American video-sharing platform owned by Alphabet Inc.
(Redirected from Youtube)

YouTube is an American free, international, video sharing and social networking website and app on the internet. The website lets people upload, view, and share videos. YouTube was founded on April 23, 2004 by three former members of PayPal. [4][5] Google (a search engine company) has owned and operated YouTube since 2006. YouTube now carries paid advertisements on all pages.

YouTube, LLC
Foundation dateApril 23, 2004; 19 years ago (2004-04-23)
Headquarters901 Cherry Avenue, San Bruno, California, United States
Area servedWorldwide (except blocked countries)
Video hosting service
EmployeesIncrease 2000 (2019)
ParentIndependent (2004–2006)
Google (2006–Present)
(see list of localized domain names)
Written inJava,[1] Python[2] and proprietary JavaScript
Alexa rankSteady 2 (Nov 2020)[3]
AdvertisingGoogle AdSense
RegistrationOptional (not required to watch most videos; required for certain tasks such as uploading videos, viewing flagged videos, creating playlists and posting comments)
LaunchedApril 23, 2004; 19 years ago (2004-04-23)

YouTube's official logo is a white triangle pointing right in a rounded red box. People who commonly upload on YouTube are called YouTubers. YouTube awards people who reach milestones such as 100,000 subscribers with Play Buttons, a metal sheet with the YouTube logo and the channel name on it.

Videos can be rated with likes or dislikes (although the number of dislikes a video has cannot be seen by the public since a 2021 update), and viewers can subscribe to channels they like. Videos can be commented on if viewers log into their own accounts. The number of times a video has been watched, known as "views", are shown. YouTube has another app called YouTube Kids, aimed at children and with less functions, made to protect children.

Many different types of videos can be put onto the website, such as educational content, animations, and events.

There are very popular YouTubers such as MrBeast, PewDiePie and T-Series, which have the most subscribers for a YouTube Channel with over 200 million.[6]

History change

On February 14, 2005, three former workers of PayPal founded the site. In November 2006, Google bought YouTube. In 2012, an iOS app was created for YouTube. They changed their logo in 2017.

Videos change

YouTube[7] needed the Adobe Flash Player plug-in to play videos in the past.[8] However, in January 2010, YouTube started using the built-in features of web browsers (HTML5) they removed it early 2015 so people would not need to use Adobe Flash player to watch videos.[9]

All YouTube[10] users can upload 15-minute long videos. Users who have used the site for enough time and follow the rules can upload videos that are 12 hours long. A user needs to verify the account to do this, however.[11] Everyone could upload long videos when YouTube started, but in March 2006 a ten-minute video limit was put in.[12] The limit was changed to 15 minutes in July 2010. Most video formats can be uploaded to YouTube, and videos can also be uploaded from mobile phones.[13]

Banning change

YouTube is blocked in many schools because it allows children to search for videos that might distract them from their lessons. But at a higher level than schools (and in workplaces), some governments have blocked YouTube access to their country's public. Their reasons vary. Some countries have also banned it. These are listed below.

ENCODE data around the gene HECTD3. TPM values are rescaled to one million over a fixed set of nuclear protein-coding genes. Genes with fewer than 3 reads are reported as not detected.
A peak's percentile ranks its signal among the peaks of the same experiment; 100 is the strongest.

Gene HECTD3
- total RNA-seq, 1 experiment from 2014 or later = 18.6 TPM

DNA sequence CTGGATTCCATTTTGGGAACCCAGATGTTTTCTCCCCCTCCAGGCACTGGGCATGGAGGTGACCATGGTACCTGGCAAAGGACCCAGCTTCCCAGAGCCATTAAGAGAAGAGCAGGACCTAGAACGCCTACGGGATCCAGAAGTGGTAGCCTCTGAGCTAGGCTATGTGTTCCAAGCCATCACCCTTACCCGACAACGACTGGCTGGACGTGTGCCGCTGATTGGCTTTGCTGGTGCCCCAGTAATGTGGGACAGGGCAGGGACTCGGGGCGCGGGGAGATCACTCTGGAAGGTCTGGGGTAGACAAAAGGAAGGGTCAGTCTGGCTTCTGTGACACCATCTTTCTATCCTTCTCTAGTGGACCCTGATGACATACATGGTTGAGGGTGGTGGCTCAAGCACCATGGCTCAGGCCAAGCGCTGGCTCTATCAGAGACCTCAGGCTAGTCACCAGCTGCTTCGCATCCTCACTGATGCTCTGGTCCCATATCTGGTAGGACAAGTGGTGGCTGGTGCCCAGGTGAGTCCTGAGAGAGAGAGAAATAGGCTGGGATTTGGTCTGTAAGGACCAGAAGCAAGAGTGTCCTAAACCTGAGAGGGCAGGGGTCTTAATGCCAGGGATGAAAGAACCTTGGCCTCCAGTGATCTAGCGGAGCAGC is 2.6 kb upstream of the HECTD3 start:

Iran change

On December 3, 2006, the government of Iran blocked YouTube and several other sites to stop films and music from other countries from being seen.[14]

Turkey change

Turkey blocked YouTube on March 6, 2007 for letting videos that were mean or discriminating to Turks and Atatürk, the founder of modern Turkey, to be shown. Because of a "virtual war" between Greeks, Armenians, Kurds and Turks on YouTube, people from each side posted videos to hurt the other.[15] The video that caused the banning said that Turks and Atatürk were gay. The video was first mentioned on Turkish CNN and the Istanbul public prosecutor sued YouTube for being mean to Turkishness.[16] The court suspended access to YouTube while waiting for the removal of the video. The ban was criticized a lot. YouTube lawyers sent proof of removal to court and users could access the website again on March 9, 2007.[17]

Thailand change

During the week of March 8 2007, YouTube was blocked in Thailand.[18] Many bloggers (people who have a "diary" online) believed the reason YouTube was blocked was because of a video of the former Prime Minister Thaksin Shinawatra's speech on CNN. However, the government did not confirm or give reasons for the ban. YouTube was unblocked on March 10.

On the night of April 3, YouTube was again blocked in Thailand.[19] The government said it was because of a video on the site that it said was "insulting" to King Bhumibol Adulyadej.[20] The Ministry of Information and Communication Technology claimed that it would unblock YouTube in a few days, after websites with references to this video are blocked instead of the entire website.[21] Communications Minister Sitthichai Pookaiyaudom said, "When they decide to withdraw the clip, we will withdraw the ban."[22] Soon after this incident the internet technology blog Mashable was banned from Thailand over the reporting of the YouTube clips in question.[23]

Brazilian model lawsuit and banning that came after change

YouTube is being sued by Brazilian model and MTV VJ Daniela Cicarelli (better known as Ronaldo's ex-fiancée) because she says that the site is making available a video footage made by a paparazzi (or celebrity photographer) in which she and her boyfriend are having sex on a Spanish beach. The lawsuit says that YouTube has to be blocked in Brazil until all copies of the video are removed. On Saturday, January 6, 2007, a legal injunction (command) ordered that filters be put in place to prevent users in Brazil from going to the website.[24][25]